KNOT SO OBVIOUS
Numbers seem to hold a strange place in Jewish tradition. Our sages had a fascination with taking different number combinations and showing their correlation to deep meaningful aspects of Judaism.
Numbers seem to hold a strange place in Jewish tradition. Our sages had a fascination with taking different number combinations and showing their correlation to deep meaningful aspects of Judaism. For example, there are 365 prohibitions and 248 positive commandments in the Torah, adding up to a total of 613 mitzvot. The tzitzit (fringes worn on four-cornered garments) that Jewish men wear remind us of these mitzvot. How? The numerical value of the Hebrew word tzitzit amounts to 600 and if you add the five knots and eight threads in each fringe it totals 613. This is very nice, but it leads one to ask what kind of game were the sages playing? Were they simply trying to explain things in a "cool" way that even children could understand?
The truth is that the sages were teaching us the very essence of Judaism. A man does not merely think his religion or feel it; he lives his religion. Judaism is the actions, the doings, the everyday life. The Torah defines our very existence, and it requires total involvement from every aspect of a person's life. It creates a link between Man and G-d that can never be broken. This is why we pray three times a day at predefined times; not just to pray, but to be involved and to recognize that we are one with G-d in our lives, everywhere, everyday, in everyplace.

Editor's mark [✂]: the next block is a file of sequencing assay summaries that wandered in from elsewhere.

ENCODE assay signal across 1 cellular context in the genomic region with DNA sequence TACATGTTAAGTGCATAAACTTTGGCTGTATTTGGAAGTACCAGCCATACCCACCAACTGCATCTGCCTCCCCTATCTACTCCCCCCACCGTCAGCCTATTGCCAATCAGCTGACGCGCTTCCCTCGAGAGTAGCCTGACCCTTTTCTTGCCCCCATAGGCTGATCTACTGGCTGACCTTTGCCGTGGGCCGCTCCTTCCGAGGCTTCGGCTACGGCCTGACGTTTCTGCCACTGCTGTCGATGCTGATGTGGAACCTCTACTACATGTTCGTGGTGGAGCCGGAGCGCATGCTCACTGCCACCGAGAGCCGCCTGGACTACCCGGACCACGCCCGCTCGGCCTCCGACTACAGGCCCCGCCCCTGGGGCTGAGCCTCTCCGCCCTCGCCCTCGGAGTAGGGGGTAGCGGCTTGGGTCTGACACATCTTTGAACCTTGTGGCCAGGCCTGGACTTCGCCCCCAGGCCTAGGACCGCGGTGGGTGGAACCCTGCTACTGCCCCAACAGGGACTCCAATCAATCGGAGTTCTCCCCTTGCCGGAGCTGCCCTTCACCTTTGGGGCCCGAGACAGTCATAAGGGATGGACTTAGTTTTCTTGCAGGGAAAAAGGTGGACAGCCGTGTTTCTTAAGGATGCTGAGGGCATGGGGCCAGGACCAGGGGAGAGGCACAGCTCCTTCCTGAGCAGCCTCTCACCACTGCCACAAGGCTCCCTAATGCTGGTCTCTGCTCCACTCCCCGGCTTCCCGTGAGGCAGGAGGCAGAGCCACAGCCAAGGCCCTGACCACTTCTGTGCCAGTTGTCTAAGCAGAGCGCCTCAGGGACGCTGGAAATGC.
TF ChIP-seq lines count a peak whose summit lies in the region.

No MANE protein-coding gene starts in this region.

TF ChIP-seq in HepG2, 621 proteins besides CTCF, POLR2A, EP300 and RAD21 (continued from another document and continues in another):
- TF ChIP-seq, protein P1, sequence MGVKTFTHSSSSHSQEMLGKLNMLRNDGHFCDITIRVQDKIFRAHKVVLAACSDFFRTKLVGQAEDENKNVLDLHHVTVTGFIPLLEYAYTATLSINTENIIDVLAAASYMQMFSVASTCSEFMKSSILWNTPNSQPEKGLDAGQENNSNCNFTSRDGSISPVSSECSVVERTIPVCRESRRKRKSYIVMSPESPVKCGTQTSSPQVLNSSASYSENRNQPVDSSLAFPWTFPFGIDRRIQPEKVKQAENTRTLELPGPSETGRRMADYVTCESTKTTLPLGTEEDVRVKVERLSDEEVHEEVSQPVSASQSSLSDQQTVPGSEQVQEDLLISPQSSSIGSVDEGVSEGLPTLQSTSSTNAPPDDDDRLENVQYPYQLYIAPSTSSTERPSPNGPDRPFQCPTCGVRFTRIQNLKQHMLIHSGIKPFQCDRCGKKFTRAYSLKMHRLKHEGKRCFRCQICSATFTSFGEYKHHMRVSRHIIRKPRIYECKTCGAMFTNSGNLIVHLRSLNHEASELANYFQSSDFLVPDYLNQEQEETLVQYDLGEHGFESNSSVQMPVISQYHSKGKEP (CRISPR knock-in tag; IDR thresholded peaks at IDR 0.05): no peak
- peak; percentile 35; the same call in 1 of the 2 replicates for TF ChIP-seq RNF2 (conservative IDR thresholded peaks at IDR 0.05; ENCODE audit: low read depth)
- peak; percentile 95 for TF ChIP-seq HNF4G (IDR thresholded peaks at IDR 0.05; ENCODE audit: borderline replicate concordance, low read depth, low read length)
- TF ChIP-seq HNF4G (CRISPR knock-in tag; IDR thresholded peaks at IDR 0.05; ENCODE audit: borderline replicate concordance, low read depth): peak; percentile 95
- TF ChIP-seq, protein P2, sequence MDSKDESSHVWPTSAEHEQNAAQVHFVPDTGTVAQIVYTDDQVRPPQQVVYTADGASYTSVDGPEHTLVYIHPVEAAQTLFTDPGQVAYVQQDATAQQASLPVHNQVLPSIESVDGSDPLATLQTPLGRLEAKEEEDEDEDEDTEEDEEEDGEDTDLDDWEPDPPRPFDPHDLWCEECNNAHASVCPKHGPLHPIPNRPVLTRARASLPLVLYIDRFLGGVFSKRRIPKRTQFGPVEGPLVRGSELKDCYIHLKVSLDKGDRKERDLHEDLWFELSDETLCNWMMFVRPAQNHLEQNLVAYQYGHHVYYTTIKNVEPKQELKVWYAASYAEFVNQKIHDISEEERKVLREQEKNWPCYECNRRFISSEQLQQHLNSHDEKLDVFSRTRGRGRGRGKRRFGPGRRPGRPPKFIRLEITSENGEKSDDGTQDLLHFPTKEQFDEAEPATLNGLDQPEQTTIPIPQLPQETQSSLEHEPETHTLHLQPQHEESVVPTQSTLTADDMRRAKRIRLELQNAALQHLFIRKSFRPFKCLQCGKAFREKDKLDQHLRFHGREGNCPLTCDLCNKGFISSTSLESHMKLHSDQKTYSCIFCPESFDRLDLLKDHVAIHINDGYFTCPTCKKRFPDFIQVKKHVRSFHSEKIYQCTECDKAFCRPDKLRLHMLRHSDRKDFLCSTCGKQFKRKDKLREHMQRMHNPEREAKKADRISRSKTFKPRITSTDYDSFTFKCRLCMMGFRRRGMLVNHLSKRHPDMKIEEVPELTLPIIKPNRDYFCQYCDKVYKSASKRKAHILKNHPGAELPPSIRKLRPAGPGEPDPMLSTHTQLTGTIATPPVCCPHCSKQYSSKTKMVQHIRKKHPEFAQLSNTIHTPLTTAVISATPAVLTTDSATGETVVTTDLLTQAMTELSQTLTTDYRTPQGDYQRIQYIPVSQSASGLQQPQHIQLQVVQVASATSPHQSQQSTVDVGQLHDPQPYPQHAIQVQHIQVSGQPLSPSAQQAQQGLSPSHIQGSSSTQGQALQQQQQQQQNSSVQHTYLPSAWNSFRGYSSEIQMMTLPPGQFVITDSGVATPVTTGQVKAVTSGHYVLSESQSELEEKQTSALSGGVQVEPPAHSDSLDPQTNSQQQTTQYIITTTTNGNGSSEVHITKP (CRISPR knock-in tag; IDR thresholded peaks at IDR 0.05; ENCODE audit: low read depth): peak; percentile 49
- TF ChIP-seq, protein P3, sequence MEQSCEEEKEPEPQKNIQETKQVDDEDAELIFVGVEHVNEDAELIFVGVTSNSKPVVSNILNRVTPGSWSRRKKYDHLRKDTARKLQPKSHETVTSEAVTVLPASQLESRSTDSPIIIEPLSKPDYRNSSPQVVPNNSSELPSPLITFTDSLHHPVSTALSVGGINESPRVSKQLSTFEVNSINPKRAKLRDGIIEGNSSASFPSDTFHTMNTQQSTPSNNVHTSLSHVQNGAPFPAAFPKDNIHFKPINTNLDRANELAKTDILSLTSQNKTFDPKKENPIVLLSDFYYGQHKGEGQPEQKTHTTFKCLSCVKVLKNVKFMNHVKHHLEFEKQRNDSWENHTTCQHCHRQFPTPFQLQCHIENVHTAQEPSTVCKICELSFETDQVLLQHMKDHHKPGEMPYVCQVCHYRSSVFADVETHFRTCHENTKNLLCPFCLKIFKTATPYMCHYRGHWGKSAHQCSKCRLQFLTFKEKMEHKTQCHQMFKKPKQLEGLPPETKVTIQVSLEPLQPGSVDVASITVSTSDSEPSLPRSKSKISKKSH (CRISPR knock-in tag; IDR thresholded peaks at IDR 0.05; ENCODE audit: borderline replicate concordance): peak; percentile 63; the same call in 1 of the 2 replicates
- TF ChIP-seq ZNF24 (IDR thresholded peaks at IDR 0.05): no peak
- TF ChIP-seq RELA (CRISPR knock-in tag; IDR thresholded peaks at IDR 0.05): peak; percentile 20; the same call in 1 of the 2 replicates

When we look at this week's double Torah portion it is hard to see the ways in which we are to bring these aspects of the Torah into our own lives. Tzaraat (a physical representation of a spiritual ailment) on bodies, clothing, and houses, as well as other spiritual impurities seem so foreign in our modern, technologically advanced society. The Torah is really teaching us that by infusing the Torah and mitzvot into Man, then Man and his environment can become G-dlike. Even the metzorah (one who is affected with tzaraat), the house, or the garment can all become pure with the introduction of the Torah. The Torah creates a Divine purpose for every part of this world, and through its observance we can all see that purpose defined.
In the opening of Parshat Tazria we find the laws relating to childbirth. The Torah does not call the children "sons or daughters" but rather "male and female" until after "the days of purity are completed" (Leviticus 12:1-6). When a home is void of spiritual purity, it is lacking relationships and all that remains is merely "male and female." In homes where there is purity and holiness, prayer and charity, learning and involvement, there can be found the sons and daughters who learn about the relationship to not only their parents, but to G-d as well.
Rachi Messing, who is married to Devorah Estriecher of Atlanta, writes from Baltimore.
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